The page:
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Joseph: From Slave to Deputy

Sept. 9/10      Joseph: From Slave to Deputy
Scripture: Select Readings from Genesis 37 and 42


            Today we continue The Story, a 31-week journey where God sets out to redeem a broken creation and makes it possible for us to be in a loving relationship with him. In today’s story, we find ourselves moving from the old man Abraham to a young man named Joseph.


            I thought it just a bit strange this week, with the news reporting much on the so-called “Dreamers,” the children of undocumented immigrants, that we find ourselves considering a young teenager whose life was lived mostly in a country not his own. As a 17 year old, Joseph was the second youngest son of his father Jacob, and he was about the age most of us start asking existential questions, questions about being and purpose. It’s obvious from the text that Joseph’s brothers do much of the heavy lifting around the farm, which means that Joseph has plenty of time to sit around and think. I imagine Joseph asked the questions we all find ourselves asking from time to time, questions such as: Does my life have meaning? What is my purpose? And Is God working through me?


            It’s that final question I find to be interesting because God seems to be mysteriously absent in first part of Joseph’s life. Unlike the story of Abraham, where God is plastered all over the chapters and we undoubtedly know that God is moving in and through Abraham, God seemingly takes a back seat in this young man’s story. We can see how that might happen. I bet it’s probably happened to many of us. We get so caught up in life that God is kind of put on the back burner. I mean, we have careers to plan for, children to raise, community responsibilities that we can’t neglect… And if someone were to write a book on our lives, they might very well ask the same question, “Where is God in the midst of your story? “ So maybe Joseph and his family were moving through life quite unaware of God’s activity. But even if this was the case, or even if they were simply ignoring God, God was still very much telling his story through them. So is God at work through Joseph’s life? Of course, even if he couldn’t see it!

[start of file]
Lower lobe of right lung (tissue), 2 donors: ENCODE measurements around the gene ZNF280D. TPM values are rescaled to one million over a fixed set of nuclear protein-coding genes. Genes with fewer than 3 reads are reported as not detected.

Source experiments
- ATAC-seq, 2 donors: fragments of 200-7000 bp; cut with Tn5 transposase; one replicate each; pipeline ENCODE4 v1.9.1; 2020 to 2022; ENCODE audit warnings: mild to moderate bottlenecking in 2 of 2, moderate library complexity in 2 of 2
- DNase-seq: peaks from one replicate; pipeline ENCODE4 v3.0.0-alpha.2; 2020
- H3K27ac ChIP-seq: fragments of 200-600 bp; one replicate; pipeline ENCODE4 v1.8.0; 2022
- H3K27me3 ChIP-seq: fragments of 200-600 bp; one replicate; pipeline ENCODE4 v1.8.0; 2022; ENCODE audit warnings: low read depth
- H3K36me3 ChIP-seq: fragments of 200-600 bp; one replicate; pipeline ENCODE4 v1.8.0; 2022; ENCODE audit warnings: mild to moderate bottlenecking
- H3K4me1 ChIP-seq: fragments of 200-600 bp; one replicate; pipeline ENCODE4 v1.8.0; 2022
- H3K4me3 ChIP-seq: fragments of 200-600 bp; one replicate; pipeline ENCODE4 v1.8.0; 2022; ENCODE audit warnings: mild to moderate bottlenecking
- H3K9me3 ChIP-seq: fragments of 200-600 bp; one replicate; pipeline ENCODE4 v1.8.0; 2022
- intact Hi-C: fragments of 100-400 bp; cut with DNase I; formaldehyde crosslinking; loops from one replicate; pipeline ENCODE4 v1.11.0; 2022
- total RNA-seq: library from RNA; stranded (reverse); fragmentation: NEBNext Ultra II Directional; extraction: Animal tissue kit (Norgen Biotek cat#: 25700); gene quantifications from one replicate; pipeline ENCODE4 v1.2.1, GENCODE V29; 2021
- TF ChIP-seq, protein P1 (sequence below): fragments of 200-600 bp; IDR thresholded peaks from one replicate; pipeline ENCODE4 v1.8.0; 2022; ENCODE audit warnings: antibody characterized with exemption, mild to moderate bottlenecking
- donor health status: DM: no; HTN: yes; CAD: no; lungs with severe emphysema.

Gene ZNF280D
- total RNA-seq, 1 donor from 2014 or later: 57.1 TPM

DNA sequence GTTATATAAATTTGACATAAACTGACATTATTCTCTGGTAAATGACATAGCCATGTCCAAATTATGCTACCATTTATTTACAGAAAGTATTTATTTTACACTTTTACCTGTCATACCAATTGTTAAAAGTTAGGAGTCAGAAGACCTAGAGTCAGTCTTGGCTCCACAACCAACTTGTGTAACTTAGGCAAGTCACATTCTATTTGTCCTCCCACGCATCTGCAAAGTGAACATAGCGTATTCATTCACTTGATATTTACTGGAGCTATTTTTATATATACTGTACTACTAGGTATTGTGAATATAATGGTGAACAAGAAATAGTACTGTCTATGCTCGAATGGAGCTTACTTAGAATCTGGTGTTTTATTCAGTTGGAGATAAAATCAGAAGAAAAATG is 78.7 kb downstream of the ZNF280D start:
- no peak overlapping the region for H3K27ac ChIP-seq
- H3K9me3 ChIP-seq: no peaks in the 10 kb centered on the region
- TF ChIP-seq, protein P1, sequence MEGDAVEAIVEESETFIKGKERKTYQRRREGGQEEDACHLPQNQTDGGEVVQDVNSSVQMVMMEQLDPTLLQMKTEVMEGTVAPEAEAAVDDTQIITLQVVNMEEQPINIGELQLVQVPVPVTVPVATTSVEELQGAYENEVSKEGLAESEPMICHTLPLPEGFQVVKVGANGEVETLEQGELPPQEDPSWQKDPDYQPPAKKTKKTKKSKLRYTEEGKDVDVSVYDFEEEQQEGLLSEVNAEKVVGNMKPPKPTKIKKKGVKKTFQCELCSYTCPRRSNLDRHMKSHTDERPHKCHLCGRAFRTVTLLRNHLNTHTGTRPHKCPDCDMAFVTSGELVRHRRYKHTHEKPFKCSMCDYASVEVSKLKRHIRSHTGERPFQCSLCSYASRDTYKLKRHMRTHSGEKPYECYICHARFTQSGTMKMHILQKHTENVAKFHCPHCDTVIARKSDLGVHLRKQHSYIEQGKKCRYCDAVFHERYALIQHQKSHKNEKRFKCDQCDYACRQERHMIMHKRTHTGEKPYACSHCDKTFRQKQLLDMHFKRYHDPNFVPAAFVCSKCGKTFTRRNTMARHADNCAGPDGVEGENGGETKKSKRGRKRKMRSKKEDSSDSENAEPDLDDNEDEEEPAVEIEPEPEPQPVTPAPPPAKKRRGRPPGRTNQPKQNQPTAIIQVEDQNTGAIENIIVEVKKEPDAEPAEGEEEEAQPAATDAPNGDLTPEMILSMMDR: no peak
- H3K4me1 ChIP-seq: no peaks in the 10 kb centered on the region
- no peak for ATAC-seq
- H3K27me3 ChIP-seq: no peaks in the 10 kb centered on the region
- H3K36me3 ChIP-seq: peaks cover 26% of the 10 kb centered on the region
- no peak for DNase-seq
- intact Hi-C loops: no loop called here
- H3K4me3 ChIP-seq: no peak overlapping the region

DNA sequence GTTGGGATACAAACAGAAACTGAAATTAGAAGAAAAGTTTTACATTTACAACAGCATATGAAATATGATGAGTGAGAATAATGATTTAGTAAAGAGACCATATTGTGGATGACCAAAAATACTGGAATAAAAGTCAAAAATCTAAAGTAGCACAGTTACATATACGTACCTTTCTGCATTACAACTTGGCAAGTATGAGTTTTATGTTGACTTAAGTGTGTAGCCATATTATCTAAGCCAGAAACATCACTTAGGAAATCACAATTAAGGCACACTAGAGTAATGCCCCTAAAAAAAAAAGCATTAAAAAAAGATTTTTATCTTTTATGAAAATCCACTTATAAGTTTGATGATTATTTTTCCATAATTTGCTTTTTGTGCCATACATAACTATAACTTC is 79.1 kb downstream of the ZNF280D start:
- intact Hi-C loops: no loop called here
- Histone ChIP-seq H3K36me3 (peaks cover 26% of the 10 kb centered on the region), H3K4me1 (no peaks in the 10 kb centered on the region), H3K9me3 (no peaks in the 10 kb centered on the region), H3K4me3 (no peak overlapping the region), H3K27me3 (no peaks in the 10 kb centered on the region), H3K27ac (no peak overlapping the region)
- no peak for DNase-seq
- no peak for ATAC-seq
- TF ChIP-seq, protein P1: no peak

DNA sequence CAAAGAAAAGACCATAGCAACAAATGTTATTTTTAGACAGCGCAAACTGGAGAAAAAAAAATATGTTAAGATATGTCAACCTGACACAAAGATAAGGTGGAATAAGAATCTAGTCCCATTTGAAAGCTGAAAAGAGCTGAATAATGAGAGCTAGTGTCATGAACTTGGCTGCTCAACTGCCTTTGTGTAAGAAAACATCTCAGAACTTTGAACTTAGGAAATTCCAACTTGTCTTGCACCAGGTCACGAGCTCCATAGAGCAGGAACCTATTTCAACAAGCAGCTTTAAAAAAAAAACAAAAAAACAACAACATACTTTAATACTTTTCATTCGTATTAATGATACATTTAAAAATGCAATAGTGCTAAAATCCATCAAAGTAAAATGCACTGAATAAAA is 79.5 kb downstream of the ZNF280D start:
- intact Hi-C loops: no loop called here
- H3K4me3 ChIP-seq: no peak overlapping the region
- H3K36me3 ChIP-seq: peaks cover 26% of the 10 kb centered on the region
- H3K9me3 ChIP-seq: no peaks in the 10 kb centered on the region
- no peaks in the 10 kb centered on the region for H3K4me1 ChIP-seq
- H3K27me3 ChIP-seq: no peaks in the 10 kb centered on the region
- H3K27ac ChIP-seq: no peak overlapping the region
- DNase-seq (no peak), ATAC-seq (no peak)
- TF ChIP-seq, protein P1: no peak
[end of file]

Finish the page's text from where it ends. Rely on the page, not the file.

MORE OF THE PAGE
The first indication we have of God at work can be pinpointed to a dream that lodges itself in Joseph’s consciousness. This dream becomes a part of Joseph’s identity, and you might even say his calling. We can say a lot about Joseph’s life, but we can never separate his life from this dream. And it’s a pretty phenomenal one. In this dream, which God actually gives in two different ways, Joseph sees his older brothers bowing before him. Who wouldn’t want that? This is a great reversal of his life. The younger one will rule over the older ones. The weaker one will become the stronger one. And as the excitement grows inside, he can’t keep it to himself. He goes and finds his family and blurts out, “Hey everybody, guess what you’ll be doing someday…” And you can just imagine the reaction. Whatever quiet life they enjoyed had now been disrupted. Whatever normalcy they counted on had been uprooted. His dad was embarrassed and offended, and the brothers? Well, they were livid and filled with jealousy and hatred.


            The more familiar we become with Scripture, the more we notice that we should pay attention to the “older brother” reactions. Much like the older brother in the story of the Prodigal Son, it’s the reactions of Joseph’s older brothers that cause the most division. Already jaded by their father’s preferential treatment of their younger brother, they couldn’t bear the thought of letting little brother win the day. And so they plot to kill this dreamer in hopes of also crushing the dream. They strip him of his robe and strip him of his dignity, then they mock him and shame him and finally humiliate him by throwing him into a cistern where he will rot and die. But then as they see oncoming travelers, they get another idea. Instead of killing the dreamer, why not make some money off of him? And so they sell him for silver and watch with pride as this band of travelers take this young man far, far away. But what they could not see, or maybe what they refused to see, was that this was never Joseph’s dream; it was God’s dream. And God does not easily abandon his dreams.